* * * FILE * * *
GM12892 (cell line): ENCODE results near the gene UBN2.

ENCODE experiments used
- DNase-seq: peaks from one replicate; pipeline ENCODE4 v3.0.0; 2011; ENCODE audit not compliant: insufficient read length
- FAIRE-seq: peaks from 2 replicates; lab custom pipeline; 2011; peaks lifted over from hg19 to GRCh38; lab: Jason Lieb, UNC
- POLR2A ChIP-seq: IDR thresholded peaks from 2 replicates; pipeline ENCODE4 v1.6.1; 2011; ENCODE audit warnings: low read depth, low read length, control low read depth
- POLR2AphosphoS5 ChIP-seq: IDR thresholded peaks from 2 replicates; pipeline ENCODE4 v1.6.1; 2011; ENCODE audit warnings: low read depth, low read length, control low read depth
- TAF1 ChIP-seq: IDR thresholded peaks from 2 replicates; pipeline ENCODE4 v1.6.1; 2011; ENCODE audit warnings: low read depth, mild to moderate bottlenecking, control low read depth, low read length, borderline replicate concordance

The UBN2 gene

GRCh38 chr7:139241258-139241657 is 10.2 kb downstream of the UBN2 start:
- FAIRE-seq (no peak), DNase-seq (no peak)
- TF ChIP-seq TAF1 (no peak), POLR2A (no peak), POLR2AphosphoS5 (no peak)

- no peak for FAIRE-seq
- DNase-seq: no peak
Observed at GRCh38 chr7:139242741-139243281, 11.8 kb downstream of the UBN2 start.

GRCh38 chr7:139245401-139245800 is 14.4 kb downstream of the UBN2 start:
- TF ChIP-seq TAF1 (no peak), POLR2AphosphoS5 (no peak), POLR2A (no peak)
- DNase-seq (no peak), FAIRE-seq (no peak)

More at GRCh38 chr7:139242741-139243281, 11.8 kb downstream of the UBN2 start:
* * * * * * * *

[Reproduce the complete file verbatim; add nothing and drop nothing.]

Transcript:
GM12892 (cell line): ENCODE results near the gene UBN2.

ENCODE experiments used
- DNase-seq: peaks from one replicate; pipeline ENCODE4 v3.0.0; 2011; ENCODE audit not compliant: insufficient read length
- FAIRE-seq: peaks from 2 replicates; lab custom pipeline; 2011; peaks lifted over from hg19 to GRCh38; lab: Jason Lieb, UNC
- POLR2A ChIP-seq: IDR thresholded peaks from 2 replicates; pipeline ENCODE4 v1.6.1; 2011; ENCODE audit warnings: low read depth, low read length, control low read depth
- POLR2AphosphoS5 ChIP-seq: IDR thresholded peaks from 2 replicates; pipeline ENCODE4 v1.6.1; 2011; ENCODE audit warnings: low read depth, low read length, control low read depth
- TAF1 ChIP-seq: IDR thresholded peaks from 2 replicates; pipeline ENCODE4 v1.6.1; 2011; ENCODE audit warnings: low read depth, mild to moderate bottlenecking, control low read depth, low read length, borderline replicate concordance

The UBN2 gene

GRCh38 chr7:139241258-139241657 is 10.2 kb downstream of the UBN2 start:
- FAIRE-seq (no peak), DNase-seq (no peak)
- TF ChIP-seq TAF1 (no peak), POLR2A (no peak), POLR2AphosphoS5 (no peak)

- no peak for FAIRE-seq
- DNase-seq: no peak
Observed at GRCh38 chr7:139242741-139243281, 11.8 kb downstream of the UBN2 start.

GRCh38 chr7:139245401-139245800 is 14.4 kb downstream of the UBN2 start:
- TF ChIP-seq TAF1 (no peak), POLR2AphosphoS5 (no peak), POLR2A (no peak)
- DNase-seq (no peak), FAIRE-seq (no peak)

More at GRCh38 chr7:139242741-139243281, 11.8 kb downstream of the UBN2 start: